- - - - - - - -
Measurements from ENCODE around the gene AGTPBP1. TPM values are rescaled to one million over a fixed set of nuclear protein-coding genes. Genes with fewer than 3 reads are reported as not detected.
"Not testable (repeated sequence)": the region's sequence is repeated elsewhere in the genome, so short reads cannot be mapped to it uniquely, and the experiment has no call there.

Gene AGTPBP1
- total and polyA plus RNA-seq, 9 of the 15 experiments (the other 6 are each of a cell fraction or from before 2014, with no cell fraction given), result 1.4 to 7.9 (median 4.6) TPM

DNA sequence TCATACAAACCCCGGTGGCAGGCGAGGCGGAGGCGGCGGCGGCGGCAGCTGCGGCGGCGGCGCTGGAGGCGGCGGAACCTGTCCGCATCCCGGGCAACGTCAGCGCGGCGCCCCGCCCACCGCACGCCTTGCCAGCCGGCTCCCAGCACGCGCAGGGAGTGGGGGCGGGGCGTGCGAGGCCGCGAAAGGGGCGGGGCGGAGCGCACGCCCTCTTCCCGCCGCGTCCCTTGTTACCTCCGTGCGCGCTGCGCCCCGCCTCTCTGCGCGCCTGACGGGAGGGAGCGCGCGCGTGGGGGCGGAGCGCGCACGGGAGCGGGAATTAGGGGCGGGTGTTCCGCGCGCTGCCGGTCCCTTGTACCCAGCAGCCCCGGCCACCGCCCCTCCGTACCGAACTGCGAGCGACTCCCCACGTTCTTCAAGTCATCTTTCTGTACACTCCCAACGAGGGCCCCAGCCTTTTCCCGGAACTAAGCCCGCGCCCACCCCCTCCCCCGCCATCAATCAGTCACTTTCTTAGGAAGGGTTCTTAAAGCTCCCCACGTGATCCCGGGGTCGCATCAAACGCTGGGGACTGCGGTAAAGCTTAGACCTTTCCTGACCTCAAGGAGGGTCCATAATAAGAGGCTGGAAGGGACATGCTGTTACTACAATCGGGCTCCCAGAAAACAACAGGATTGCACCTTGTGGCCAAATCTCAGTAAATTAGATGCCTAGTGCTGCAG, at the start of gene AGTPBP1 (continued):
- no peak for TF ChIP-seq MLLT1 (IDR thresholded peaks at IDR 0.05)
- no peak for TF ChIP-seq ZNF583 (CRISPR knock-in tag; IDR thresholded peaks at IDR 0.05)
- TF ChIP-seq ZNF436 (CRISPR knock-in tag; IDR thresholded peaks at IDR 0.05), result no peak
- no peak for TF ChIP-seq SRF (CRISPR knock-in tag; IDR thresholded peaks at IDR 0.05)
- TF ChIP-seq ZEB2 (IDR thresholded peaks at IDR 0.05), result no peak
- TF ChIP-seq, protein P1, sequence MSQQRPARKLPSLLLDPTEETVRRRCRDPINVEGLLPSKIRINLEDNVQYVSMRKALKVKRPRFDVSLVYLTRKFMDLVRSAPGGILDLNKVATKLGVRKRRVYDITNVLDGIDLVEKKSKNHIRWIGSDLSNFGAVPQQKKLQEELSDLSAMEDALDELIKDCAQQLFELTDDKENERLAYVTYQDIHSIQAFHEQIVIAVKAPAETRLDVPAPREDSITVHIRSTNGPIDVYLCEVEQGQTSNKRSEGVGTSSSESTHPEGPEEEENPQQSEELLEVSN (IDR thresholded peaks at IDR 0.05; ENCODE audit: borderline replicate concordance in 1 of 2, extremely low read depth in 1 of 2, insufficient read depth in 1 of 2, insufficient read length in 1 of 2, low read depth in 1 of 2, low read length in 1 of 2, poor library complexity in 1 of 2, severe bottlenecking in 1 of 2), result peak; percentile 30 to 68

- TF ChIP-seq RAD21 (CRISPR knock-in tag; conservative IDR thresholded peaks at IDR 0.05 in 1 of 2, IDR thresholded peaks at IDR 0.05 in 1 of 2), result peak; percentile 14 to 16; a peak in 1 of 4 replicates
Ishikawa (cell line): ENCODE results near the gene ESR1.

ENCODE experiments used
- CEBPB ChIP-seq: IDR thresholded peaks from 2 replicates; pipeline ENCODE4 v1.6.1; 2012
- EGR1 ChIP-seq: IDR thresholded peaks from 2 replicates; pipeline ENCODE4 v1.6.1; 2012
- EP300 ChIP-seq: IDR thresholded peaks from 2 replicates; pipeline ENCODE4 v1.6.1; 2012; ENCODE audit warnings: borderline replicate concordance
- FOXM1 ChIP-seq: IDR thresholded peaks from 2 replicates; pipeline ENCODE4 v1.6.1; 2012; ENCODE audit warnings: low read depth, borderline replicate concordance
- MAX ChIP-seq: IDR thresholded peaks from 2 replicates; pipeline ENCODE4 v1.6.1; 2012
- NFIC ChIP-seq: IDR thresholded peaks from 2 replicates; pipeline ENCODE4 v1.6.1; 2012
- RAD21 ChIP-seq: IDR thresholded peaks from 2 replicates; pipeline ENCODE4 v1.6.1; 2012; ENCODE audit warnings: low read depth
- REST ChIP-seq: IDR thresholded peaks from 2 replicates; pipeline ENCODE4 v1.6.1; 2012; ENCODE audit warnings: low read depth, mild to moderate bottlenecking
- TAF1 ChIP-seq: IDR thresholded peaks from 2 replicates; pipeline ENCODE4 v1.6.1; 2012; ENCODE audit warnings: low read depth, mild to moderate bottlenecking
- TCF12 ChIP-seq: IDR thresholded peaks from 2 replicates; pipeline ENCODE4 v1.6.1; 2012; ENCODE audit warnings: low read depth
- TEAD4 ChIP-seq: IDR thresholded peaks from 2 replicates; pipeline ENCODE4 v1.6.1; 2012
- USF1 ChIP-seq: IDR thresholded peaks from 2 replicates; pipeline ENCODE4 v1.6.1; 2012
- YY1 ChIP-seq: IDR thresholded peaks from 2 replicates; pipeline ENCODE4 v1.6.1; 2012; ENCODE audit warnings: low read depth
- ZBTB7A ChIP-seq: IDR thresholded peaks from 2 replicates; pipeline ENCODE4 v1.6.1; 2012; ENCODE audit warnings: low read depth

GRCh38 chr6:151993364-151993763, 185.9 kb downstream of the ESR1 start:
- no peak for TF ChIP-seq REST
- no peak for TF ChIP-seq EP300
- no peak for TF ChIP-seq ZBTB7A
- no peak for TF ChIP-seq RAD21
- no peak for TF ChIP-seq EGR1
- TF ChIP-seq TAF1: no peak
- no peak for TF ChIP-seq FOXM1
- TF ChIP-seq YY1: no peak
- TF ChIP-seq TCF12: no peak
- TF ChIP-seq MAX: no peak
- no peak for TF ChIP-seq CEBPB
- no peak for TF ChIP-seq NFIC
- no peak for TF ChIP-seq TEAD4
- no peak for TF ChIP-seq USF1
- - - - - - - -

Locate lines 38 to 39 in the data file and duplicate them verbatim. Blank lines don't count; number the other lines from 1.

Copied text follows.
- TF ChIP-seq TCF12: no peak
- TF ChIP-seq MAX: no peak